[E169] Processing Grief and Loss with Rocky Anthony

Episode 169 November 28, 2023 00:32:58
[E169] Processing Grief and Loss with Rocky Anthony
Empowered to Connect Podcast
[E169] Processing Grief and Loss with Rocky Anthony

Nov 28 2023 | 00:32:58

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Show Notes

Today we revisit one of our most commented on episodes of last year, our conversation about grief and loss with Therapist Rocky Anthony. Rocky tells his own story of going from a career in church ministry to opening his own private counseling practice and walks through how to process grief and loss when we don't see a way forward. This conversation is powerful, practical and full of hope - you are going to LOVE hearing from Rocky. 

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Episode Transcript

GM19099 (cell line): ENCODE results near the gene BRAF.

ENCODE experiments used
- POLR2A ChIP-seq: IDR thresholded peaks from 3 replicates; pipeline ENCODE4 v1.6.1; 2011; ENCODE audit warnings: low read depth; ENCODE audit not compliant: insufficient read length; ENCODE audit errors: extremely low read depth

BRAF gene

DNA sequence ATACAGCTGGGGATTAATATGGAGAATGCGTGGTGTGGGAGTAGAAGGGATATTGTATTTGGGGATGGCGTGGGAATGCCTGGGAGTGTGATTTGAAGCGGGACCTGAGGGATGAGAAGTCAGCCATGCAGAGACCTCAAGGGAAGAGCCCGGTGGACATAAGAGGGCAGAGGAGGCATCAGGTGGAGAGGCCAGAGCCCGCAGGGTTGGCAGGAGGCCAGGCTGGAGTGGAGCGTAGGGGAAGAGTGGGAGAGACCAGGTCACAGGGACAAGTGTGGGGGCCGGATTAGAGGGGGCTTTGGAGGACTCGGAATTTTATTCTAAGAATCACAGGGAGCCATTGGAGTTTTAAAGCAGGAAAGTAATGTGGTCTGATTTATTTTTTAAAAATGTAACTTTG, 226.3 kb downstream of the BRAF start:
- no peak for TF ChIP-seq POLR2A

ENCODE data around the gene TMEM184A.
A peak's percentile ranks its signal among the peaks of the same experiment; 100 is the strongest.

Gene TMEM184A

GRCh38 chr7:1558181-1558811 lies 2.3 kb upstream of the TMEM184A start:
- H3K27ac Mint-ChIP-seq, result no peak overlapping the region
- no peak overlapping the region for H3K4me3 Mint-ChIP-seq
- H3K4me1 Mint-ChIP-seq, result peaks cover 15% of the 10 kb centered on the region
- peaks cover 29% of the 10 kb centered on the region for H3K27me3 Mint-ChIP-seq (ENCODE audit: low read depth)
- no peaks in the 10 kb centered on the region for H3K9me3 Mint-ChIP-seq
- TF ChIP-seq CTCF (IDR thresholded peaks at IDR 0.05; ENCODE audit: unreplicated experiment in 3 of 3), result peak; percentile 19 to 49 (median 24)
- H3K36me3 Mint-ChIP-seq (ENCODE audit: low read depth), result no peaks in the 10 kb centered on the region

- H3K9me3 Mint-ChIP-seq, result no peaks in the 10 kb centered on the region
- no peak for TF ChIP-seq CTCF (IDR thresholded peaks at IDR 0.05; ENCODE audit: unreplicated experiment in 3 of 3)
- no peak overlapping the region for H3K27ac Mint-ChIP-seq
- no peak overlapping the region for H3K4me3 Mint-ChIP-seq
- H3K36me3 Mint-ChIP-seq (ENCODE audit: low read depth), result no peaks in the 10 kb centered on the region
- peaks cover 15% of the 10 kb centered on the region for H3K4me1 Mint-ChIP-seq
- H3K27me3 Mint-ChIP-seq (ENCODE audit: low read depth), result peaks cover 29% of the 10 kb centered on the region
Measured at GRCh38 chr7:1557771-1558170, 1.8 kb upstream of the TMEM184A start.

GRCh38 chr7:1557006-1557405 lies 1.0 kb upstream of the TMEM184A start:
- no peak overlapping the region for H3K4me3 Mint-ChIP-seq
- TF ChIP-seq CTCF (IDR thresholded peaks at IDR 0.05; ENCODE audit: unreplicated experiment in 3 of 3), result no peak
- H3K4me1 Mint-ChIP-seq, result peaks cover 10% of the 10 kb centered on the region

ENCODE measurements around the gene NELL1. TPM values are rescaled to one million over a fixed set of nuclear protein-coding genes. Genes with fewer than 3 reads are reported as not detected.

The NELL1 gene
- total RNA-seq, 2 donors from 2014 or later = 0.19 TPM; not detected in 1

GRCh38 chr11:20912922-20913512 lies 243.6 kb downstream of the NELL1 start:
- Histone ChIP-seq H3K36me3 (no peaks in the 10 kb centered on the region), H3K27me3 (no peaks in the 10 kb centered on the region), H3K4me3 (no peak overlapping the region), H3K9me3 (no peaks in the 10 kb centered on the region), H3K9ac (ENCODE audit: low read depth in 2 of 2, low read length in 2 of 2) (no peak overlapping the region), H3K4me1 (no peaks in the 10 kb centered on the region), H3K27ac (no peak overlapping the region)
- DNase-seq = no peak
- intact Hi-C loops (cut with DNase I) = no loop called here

[00:00:00] Speaker A: You. [00:00:04] Speaker B: Welcome to the Empowered to Connect podcast, where we come together to discuss a healing centered approach to engagement and well being for ourselves, our families, and our communities. I'm JD. Wilson, and I am your host. And today in the show, we throw back to one of our favorite interviews of 2022, which was with therapist, counselor, and all around great guy Rocky Anthony. Rocky joined us to talk a lot about how to deal with grief, with processing grief and loss specifically. And if you did not listen to it when it happened, maybe you did listen to it when it happened. When we originally aired that episode, it was fantastic. Cannot say enough positive things about Rocky, one of my favorite humans on the planet. And the way that he is able to dissect and weave through that conversation on grief and loss is really special. And so we were blessed to have him back then, really excited to have him again. And without any further ado, here he is now, Rocky Anthony. Well, okay. [00:01:22] Speaker C: We're here today with Rocky Anthony. And Rocky, among other things, is a therapist in Memphis, Tennessee, and so we wanted to gather with him today to talk about grief and loss. And so, Rocky, thank you, first of all, for being here. And before we jump into our topic today, which could potentially be pretty deep and heavy to walk through, why don't we just kind of let folks know who you are and what you do? [00:01:49] Speaker D: JD. Thank you so much. It's really great to be with you today. So thanks for the invite on that. I know this is a full week for many of us as we just really try to circle around gratitude. And let's be honest, sometimes grief gets in the way. Gratitude. Oh, man. So a little bit about me. I'm a native of St. Louis, born. [00:02:16] Speaker E: In Chicago. [00:02:21] Speaker D: But really have been here. [00:02:22] Speaker E: In Memphis for about 30 years. [00:02:26] Speaker D: Okay. My wife Tracy and I have what are now four adult children, so all of them were born in the south. So I'd like to say, having been here for 30 years, that I'm kind of a Southerner. I can pull off things like, hey, I'm fixing to carry you down to the store. So I've learned things like that just to get by. Since being in memphis, I spent about 20 or so years in a pastoral role in a large church here in memphis, but really always focused ultimately where my heart really has been on soul care and really trying to help people develop souls that would allow them to know God, commune with God, and develop. [00:03:27] Speaker E: Deeper intimacy with God. For these last nine or so years. [00:03:32] Speaker D: I've been in a role of being a counselor to a community called Memphis. [00:03:41] Speaker E: Teacher Residence Residency, and that is a. [00:03:46] Speaker D: Group of educators who are serving in schools around Memphis, particularly in the urban area of Memphis. Some of the most needy schools in terms of academic advancement and whatnot. [00:04:07] Speaker E: A lot of underresourced my role is. [00:04:09] Speaker D: Really just to come alongside these educators and do everything I can just to encourage them in their emotional and mental and spiritual lives, in the hard work that they do. And that particular group, if you want to [email protected], is just a phenomenal group of people who are really every day in the trenches trying to make a difference. Yeah. [00:04:43] Speaker C: As every teacher now scribbles down, we need a counselor in our group. [00:04:48] Speaker D: No, it's a joy to be able to do that, just to encourage these folk, just to be able to thrive in the midst of the hard and much as possible, god help us to move towards sustainability. [00:05:04] Speaker A: Yeah. Man. [00:05:07] Speaker C: Well, we've obviously been friends for a while now and know each other well through multiple different contexts, but we wanted to have you on, particularly today, just to begin to talk about a lot of your work is working with people who are working in pretty difficult contexts where their population is experiencing grief and loss at a pretty rapid rate. You mentioned grief getting in the way of gratitude. Sometimes as we approach just not just Thanksgiving, but the whole holiday season, this little bugger, grief and loss in our lives can pop up at the absolute worst times and just make life a nightmare. And so we wanted to begin, especially in light of our conversation last week with the adoption triad. We just wanted to begin kind of outlining. What is grief? What is loss? How can we then get our hands around it? So why don't we kind of start there? Would you mind just sort of defining grief for us or loss and talking about what it does to us? [00:06:05] Speaker D: Well, if we're going to just maybe start with maybe a more technical definition of grief, many people are familiar with the five stages of grief. I'll maybe revisit that in just a moment. [00:06:19] Speaker E: But just generally, this idea of grief. [00:06:23] Speaker D: Is just the loss, particularly the loss of someone or something that has died. And when you have formed deep levels. [00:06:37] Speaker E: Of emotional connection to that person and those bonds are rich and you lose. [00:06:47] Speaker D: That person, it impacts you emotionally, it. [00:06:52] Speaker E: Impacts you cognitively, it impacts you relationally. And I've said this for years, the greater the bond, the greater the grief. [00:07:00] Speaker A: Yeah, right. [00:07:06] Speaker E: And that could be a person, for sure. That could be an animal. [00:07:11] Speaker C: Right. [00:07:12] Speaker D: That could be a city that you leave. [00:07:13] Speaker E: That could be a lot of things. [00:07:15] Speaker D: But I think most often when we think about grief, we think of a person that we've loved that is no. [00:07:23] Speaker E: Longer in our life. [00:07:25] Speaker D: And I think when we think about. [00:07:27] Speaker E: Adoption, that person could still be alive, but they're not in our life in the way that we want them to be, right? [00:07:36] Speaker D: So there's a lack of connection, there's. [00:07:40] Speaker E: A lack of ability to celebrate the presence of that person in our lives. [00:07:48] Speaker C: And as we're thinking about how that begins to affect us, maybe we'll start from more of a parenting level. We talk all the time on the show here about how, unfortunately, we bring all of ourselves to parenting, like it or not. So we bring all of our past, all of our baggage, all of our good, bad and ugly. It all comes with us into that parenting arena. So how can kind of some unresolved grief, unresolved loss, or even loss that we've tried to process well, how can that affect us in that parenting realm? [00:08:20] Speaker D: JD. What you just said, I think is really important. What I just heard you say is. [00:08:25] Speaker E: We bring all of our past, we bring all of our to the parenting. [00:08:32] Speaker D: Process or to whatever process. One of the things that you and I have talked about in the past and this comes from really, the recovery world. And I'll just give you this phrase. [00:08:48] Speaker E: Expectations are premeditated resentments. Yeah, we could change that phrase around. [00:08:58] Speaker D: But I think one of the things that creates in that phrase we're using resentments, but we could almost morph that. [00:09:06] Speaker E: And say expectations have a way of stirring up greater levels of grief. [00:09:19] Speaker D: Because I think we bring to a situation a set of, hey, it should. [00:09:26] Speaker E: Be this or it should be that. [00:09:30] Speaker D: And I think we're moving into a holiday season. We have different ideas of nostalgia or we have different views of what a. [00:09:42] Speaker E: Person like me would call magical thinking. [00:09:45] Speaker D: And things don't go that way. So there's expectations that create for us, and it was, since we're kind of. [00:09:57] Speaker E: Doing it to ourselves, heightened levels of grief because we want things to go a certain way. [00:10:07] Speaker D: And so we're not able to kind of deal with life on life's terms. [00:10:12] Speaker E: The loss is hard enough, right? But then we add to it these other expectations for the way we think. [00:10:25] Speaker D: Life should be going, and it creates. [00:10:30] Speaker E: Even a greater gap. [00:10:32] Speaker D: If our listeners could see what I'm doing here for you on the screen, I have one hand up in the. [00:10:40] Speaker E: Air and one hand below that. [00:10:41] Speaker D: You know, there's a life that we. [00:10:43] Speaker E: Want, and then below that, there's a life that we have. [00:10:48] Speaker A: Yeah. [00:10:49] Speaker D: And I think, sadly, tragically, so many. [00:10:52] Speaker E: Of us were like, hey, there's a life that we want, and that's up here and it's without problems, it's without struggles. I want this person back in my. [00:11:03] Speaker D: Life or I want these things to go that way. [00:11:06] Speaker E: But then here's a reality. There's a life I have. [00:11:09] Speaker A: Yeah. [00:11:10] Speaker E: And what separates those two is this thing called a gap. [00:11:15] Speaker D: And I think so many of us. [00:11:19] Speaker E: Are trying to find a way to close that gap. [00:11:23] Speaker D: Rocky calls that gap management living. [00:11:27] Speaker E: And it's an exhausting way to live life. This word acceptance, which is able to say there is a life I have that doesn't mean quitting. [00:11:41] Speaker A: Right. [00:11:42] Speaker E: But that does mean acceptance. [00:11:44] Speaker D: And this really does have a lot. [00:11:46] Speaker E: To say and inform us around grief. [00:11:50] Speaker D: To say, okay, if I could go circle back around the five stages of the grief. [00:11:58] Speaker E: That is the last of the five stages. There's denial, there's anger, there's bargaining, which. [00:12:07] Speaker D: Is, I'm going to figure out a. [00:12:08] Speaker E: Way to make this work for me. [00:12:10] Speaker D: So there's denial, anger, bargaining, depression, and. [00:12:14] Speaker E: Then there's finally acceptance. There's the life I have. I know that was a lot. [00:12:21] Speaker C: No, that's great. So let's take a right turn there for a second and stay in this lane. So we get to a place of acceptance, and oftentimes what I feel like happens is that acceptance and depression sort of weave in and out of each other acceptance, but then the depression of, but I really did want this. I know I've just got this life, but I really did want this. So how do we begin to reconcile that in a place of making peace with. [00:12:51] Speaker D: Let'S? I think, first of all, to say let's give all of ourselves, like, a big dose of grace. [00:12:56] Speaker E: Welcome to. [00:13:00] Speaker D: Know, I think of Paul's Words, the apostle Paul's Words. [00:13:03] Speaker E: He's in a jail in Philippi. It's certainly not where he wanted to. [00:13:10] Speaker D: You know, he was a traveling church. [00:13:14] Speaker E: Planter, and then he finds himself literally chained in a jail. But this is what he says, I learned I learned the secret of being content. [00:13:28] Speaker A: Yeah. [00:13:29] Speaker E: And I'm like, thank you so much. [00:13:32] Speaker D: Because whether we're going to say contentment. [00:13:35] Speaker E: Or we're going to say peace. [00:13:39] Speaker D: It'S. [00:13:39] Speaker E: Like we enroll in that school, and. [00:13:44] Speaker D: It'S not that we ever get there. [00:13:46] Speaker E: And they're like, oh, boy, I'm glad I'm in the land of peace now. I can just ride that out and enjoy that. How do alcoholics stay sober every day? They do it one day at a time, right? [00:14:02] Speaker A: Yeah. [00:14:02] Speaker E: How did Paul he learned that, and I think he learned that little by slow. [00:14:08] Speaker A: Yeah. [00:14:10] Speaker D: And in some ways, JD, there's no. [00:14:14] Speaker E: Magic formula for that. [00:14:17] Speaker D: But I think. [00:14:18] Speaker E: There are practices that help us to ground ourselves daily so that it's more likely that we would experience that. [00:14:34] Speaker A: That's really great. That's great. [00:14:36] Speaker C: So when we are getting to a place of starting to grieve, losses that are happened, maybe they've been things that have been we've not allowed ourselves to really dive into because they hurt too much. And we're saying, now's the time. I want to start thinking through that. Is there a kind of starting out, kind of a pathway to grieving healthily that we can share with our listeners today? Like a first few steps of here's some guidelines to give you as you begin to grieve through loss. [00:15:10] Speaker D: Well, I just think about my own experience. I've lost both my parents. My wife has lost both her parents. And I'm just thinking about even some conversations I've been having recently as we're. [00:15:26] Speaker E: Moving into the holidays. [00:15:31] Speaker D: And it's just interesting, you know, kind. [00:15:32] Speaker E: Of the way so many of us tend to handle our own grief. Let's just be real practical. [00:15:44] Speaker D: Like when we think about somebody that. [00:15:47] Speaker E: We love who's maybe no longer with. [00:15:50] Speaker D: Us and whether that's, that they've died or they're not present and we're grieving. [00:15:55] Speaker E: Their absence and the thought of them creates sadness. Right. And so here's the first temptation. The first temptation is that feeling of sadness is uncomfortable. [00:16:13] Speaker D: And so I'm going to try just. [00:16:16] Speaker E: To put them out of my mind. [00:16:19] Speaker A: Yeah. [00:16:20] Speaker D: So I thought about them. [00:16:22] Speaker E: That makes me sad. [00:16:24] Speaker D: And so I'm going to try to just sweep that memory, that person, out of my mind. And I'm like that's one way. But I think maybe a more healthy. [00:16:38] Speaker E: Approach is just to learn to embrace that memory and accept that memory as. [00:16:51] Speaker D: A memory of. [00:16:56] Speaker E: Learning to embrace that memory with kindness. [00:16:59] Speaker A: Yeah. [00:17:02] Speaker E: And learn to sit in it. [00:17:06] Speaker D: And. [00:17:07] Speaker E: Not to identify that always with sadness. [00:17:11] Speaker A: Yeah. [00:17:12] Speaker E: Remember, the greater the love in the relationship right. In a sense, the greater the pain. I've always said to people, in a sense, your scar is a tribute to the love you've had for this person. [00:17:32] Speaker D: I always like to think of it. [00:17:34] Speaker E: As like a beauty mark on your heart. [00:17:39] Speaker D: Okay. Rather than, oh, I just got to rush this out of my mind. [00:17:44] Speaker E: No, give yourself a moment just in the present to reflect on that person. Gosh, I love them so much, and. [00:17:57] Speaker D: Even just to say, okay, what is. [00:18:00] Speaker E: The treasured moment I have with them? And to dwell on that and to breathe and to be in that for a moment. [00:18:17] Speaker D: And I just think we could have. [00:18:19] Speaker E: A long conversation, you and I could. [00:18:22] Speaker D: Even on this broadcast about and I'm sure you have in past power of neuroplasticity, right. We call this ants automatic negative thoughts. Right. And so instead of that memory creating an ant, an automatic negative thought, the. [00:18:42] Speaker E: Power of the mind to say, no. [00:18:43] Speaker D: Whenever I think of that person, I'm. [00:18:45] Speaker E: Going to allow my mind to begin. [00:18:49] Speaker D: To think about that person with kindness. [00:18:53] Speaker E: And beauty and just receive that as a gift from God. [00:19:01] Speaker C: And we've talked about that neuroplasticity, the ability for your brain over time to be able to reshape those memories and to reclaim territory, so to speak, in that arena and gosh, that's beautiful. [00:19:18] Speaker A: Yeah. [00:19:20] Speaker D: We can maybe summarize this with a whole lot fewer words. [00:19:27] Speaker E: Not to be afraid of that thought, but just to welcome it with a sense of curiosity and anticipation. I think when we're afraid of it, it has the wrong kind of power over it. [00:19:48] Speaker C: Gosh, especially when there's complex memories attached to it, seasonally and otherwise. Right. What about for our kids? When we think about, and we talked a little bit earlier, some of our kids, whether through foster care, through adoption, biologically, some of us are Barrington kids who have experienced some pretty tough stuff early on in life. We've talked at length a billion times in this podcast about the effects of trauma and early childhood and how it can present and maladaptive behaviors and all of that, but from a very base level. Let's talk for a minute about loving our kids who have experienced trauma and loss kind of through a holiday season. And maybe is it a similar roadmap to teaching them to kind of sit with memories in a positive way? Or do you find that there's some different mechanisms for doing that with kids? [00:20:43] Speaker D: Well, I think the power of empathy is huge. I think what we know about trauma is the importance of that trauma survivor having an opportunity to sit with somebody that they trust, who is the safe person and who allows them to share their story. A lot of times I will use with people that I work with sort of like a picture of balloon. Every experience that is traumatic or hard, it's like another burst of breath into a balloon that just gets bigger and bigger and bigger and bigger. It's like every conversation that is healthy. [00:21:36] Speaker E: And safe, it's like you're letting a little air out of that balloon, little. [00:21:40] Speaker D: Air out of that balloon, little air. [00:21:41] Speaker E: Out of that balloon. [00:21:42] Speaker D: And so I think these parents who. [00:21:46] Speaker E: Are present and safe and patient and. [00:21:51] Speaker D: Showing love and empathy and you're never. [00:21:53] Speaker E: Going to do that, perfectly sure you're not right, but just showing up and providing that, hey, tell me more, what was that like? Thank you so much for sharing that just some of those basic tools. [00:22:10] Speaker D: I think it's so it's just invaluable. [00:22:14] Speaker A: Yeah, yeah. [00:22:16] Speaker C: Well, and you know, I often think, you know, when when we when we're able to be safe. And that picture of the balloon is super helpful because a balloon that is not over inflated can handle some bumps and some pressure. And you can even sit on a balloon that's not fully inflated and it'll form out to the side to be able to absorb that blow, whereas the higher pressure it is, every outside pressure that comes in tends to cause it to pop. And all of us, I think, have experienced that pop within parenting before, moments of unexplained explosion where you're looking around like, what in the world? And it's easy for us to lose sight. That balloon is pressurized over time from lots of little interactions. And so, yeah, creating space for those conversations is vital. Some of us, and hand raised, myself included, we're traveling over the holidays, different settings, so maybe let's kind of round third and head for home. In this line of discussion, we're going to be heading some situations that might be complex for us with our own family background and relationships might be complex for our kids based on their relationships with extended family, et cetera. And then when you combine those two things together, so everybody's under one roof. Maybe mom and dad have a strained relationship with the in laws you're staying with or whatever. Maybe the kids that are there don't always feel the safest in their environments, whatever. So maybe let's finish with some guidelines or some conversation around the holidays in general and how we can step back to create safe environments for everybody involved going into the holidays. [00:24:03] Speaker D: Well, I think what you just said is so helpful because what you've just. [00:24:07] Speaker E: Done there, JD, is name, like, the. [00:24:13] Speaker D: Context that people and families are experiencing. And I think one of the best. [00:24:21] Speaker E: Thing families can do together is to be able to say, hey, y'all, here's the deal. [00:24:30] Speaker D: We all are in a very stressful. [00:24:32] Speaker E: Time, and when we are in a. [00:24:36] Speaker D: Time like this, maybe in the past, we can lose our tempers together and actually have a family meeting to say, so let's all regroup and recommit to being patient and using our words. Right. And so it's like I call that preemptive of just saying, okay, so here's. [00:25:09] Speaker E: What, let's not be victimized by the circumstances. [00:25:14] Speaker D: Let's do everything we can to be. [00:25:16] Speaker E: Preemptive and let the adults lead in. [00:25:19] Speaker D: That to say, okay, here we adults in the room. [00:25:23] Speaker E: We're aware of that. [00:25:25] Speaker D: So whether it's a mom, a dad, or whatever, or a couple to say. [00:25:32] Speaker E: Hey, let's figure out what that looks like for us. [00:25:38] Speaker D: And then with the children in the home, how can we all together as. [00:25:43] Speaker E: A family unit, commit to that? [00:25:47] Speaker A: Yeah, that's great. [00:25:49] Speaker D: Wonders. Just some lower shelf practices that we can use if we feel the tension sometimes. I use a lot of word pictures, JD, as you know, I've been to the Niagara Falls, and I always tell. [00:26:08] Speaker E: You know, if you're drifting down. [00:26:12] Speaker D: The. [00:26:13] Speaker E: Time, the time to swim to shore. [00:26:16] Speaker D: Is like a mile or 2 miles upstream. [00:26:23] Speaker E: So we're using the current of the. [00:26:25] Speaker D: Niagara River as a metaphor here for maybe, like, dealing with your frustrations. So the time to deal with that. [00:26:35] Speaker E: Is, like, way upstream, not 100ft before the falls, right? [00:26:42] Speaker A: Yeah. [00:26:43] Speaker C: You can hear the rush. That's right. [00:26:46] Speaker D: Because it's too late. You're like, over the falls. Right. [00:26:52] Speaker E: How do adults self regulate? [00:26:57] Speaker D: You've got to deal with that when. [00:26:59] Speaker E: You'Re aware of self. [00:27:00] Speaker D: And you can say, hey, I'm beginning. [00:27:03] Speaker E: To notice myself feeling frustrated. [00:27:08] Speaker D: And so let me deal with that on an adult level. And how can I best as I can, model that and do that in a way that's helpful for the rest. [00:27:22] Speaker E: Of the people in the room? [00:27:23] Speaker A: Yeah. [00:27:27] Speaker C: God help us, seriously, last thoughts for us today on grieving and on experiencing loss as a family and anything else that you want to say to us? Kind of advice for us, for the road as we head out. [00:27:46] Speaker E: I think that part that we talked. [00:27:50] Speaker D: About, JD, of just, I have another thought, tangential thought I'll come back to, but that part that we talked about, of just allowing ourselves to embrace and. [00:28:09] Speaker E: Sit in it rather than run from. [00:28:11] Speaker D: It, is really important. The tangent part that I thought about that I want to come back to is this. [00:28:21] Speaker E: We all are hardwired by God in a different way. [00:28:28] Speaker D: You're an enneagram fan. I'm an enneagram fan. [00:28:34] Speaker E: That's just one example of how we're made differently. I mentioned that only for this reason, we all grieve differently. We do. [00:28:45] Speaker D: That's helpful. How you're going to deal with the loss of somebody close to you is. [00:28:53] Speaker E: Different than I am. [00:28:56] Speaker D: I think there's some general helpful ways. We don't want to stuff we don't want to deny, but two people who. [00:29:07] Speaker E: Lost the same loved one are going to live that out differently. [00:29:12] Speaker D: So giving yourself permission not to feel the pressure to grieve exactly like somebody else, oh, that's the right way. I think giving yourself permission is really important. [00:29:26] Speaker A: Right, good. Yeah. [00:29:28] Speaker D: I've got a friend who lost somebody. [00:29:31] Speaker E: And she's sort of a private person for her. She has a chair in her house. [00:29:44] Speaker D: And she's decided to take a certain. [00:29:48] Speaker E: Amount of time in her week and just to sit in that chair, that's her grieving chair. [00:29:55] Speaker D: And just to sit in that chair and use that time for reflection about. [00:30:01] Speaker E: Her loved one happens to be her. [00:30:03] Speaker D: Father and maybe, just maybe do some. [00:30:06] Speaker E: Journaling and do some writing. [00:30:09] Speaker D: And when she's done in that time, she sort of gets up and kind. [00:30:15] Speaker E: Of goes about her life. [00:30:16] Speaker D: She does that because she has a tendency to compartmentalize and not really give herself time to grieve. And so she's like, I know I. [00:30:30] Speaker E: Need some way to block off time or I won't do it. Right. [00:30:37] Speaker D: So that's her way. So finding different ways that, in a sense, are true to the rhythms and. [00:30:46] Speaker E: DNA of who you are is important. That's just an example. [00:30:52] Speaker A: That's great, Rocky. [00:30:53] Speaker C: Thank you so much for being with us today and for sharing this stuff. And I'm going to cut us off now so that we can take time individually after reading this, to kind of think through and process through how we might need to take some steps heading into this season. But thank you so much for joining us today. [00:31:07] Speaker D: Thank you. [00:31:08] Speaker E: Great to be with you. [00:31:09] Speaker D: Bless you. [00:31:15] Speaker B: Well, I don't want to say I told you so, but if you listen. [00:31:18] Speaker C: To the intro where I gushed about. [00:31:21] Speaker B: How great Rocky is, I feel like that is what came through in that episode in the conversation with him and so really grateful for him joining us and just the wisdom that he shared. I hope that that was a helpful episode for you as well. And so just I will say before we go, we are in the thick of holiday season. So if you missed our episode last week about how to navigate these holiday seasons with your family, definitely go catch that and check it out. It's called let's talk about the holidays. And Jesse Ferriss joined us, as well as Becca McKay. I will also say, just as we head toward that holiday season, stay tuned to Etc. Social media. Even in talking with family over the break, I know that a lot of us at times get weary during this season and just need some reminders. And so we're trying to keep you covered on Empowered Connect social media as well as through our podcast here. So make sure to check out our Carpool Q A episodes that drop on Fridays. Stay tuned to these Tuesday episodes as well. And I will just say, for all of our people here at Etc. For Kyle Wright, who edits and engineers all of our audio, for Ted Jewett, the creator of the music behind the Empowered to Connect podcast, I'm JD. Wilson, and we'll see you next week on the Empowered to Connect podcast.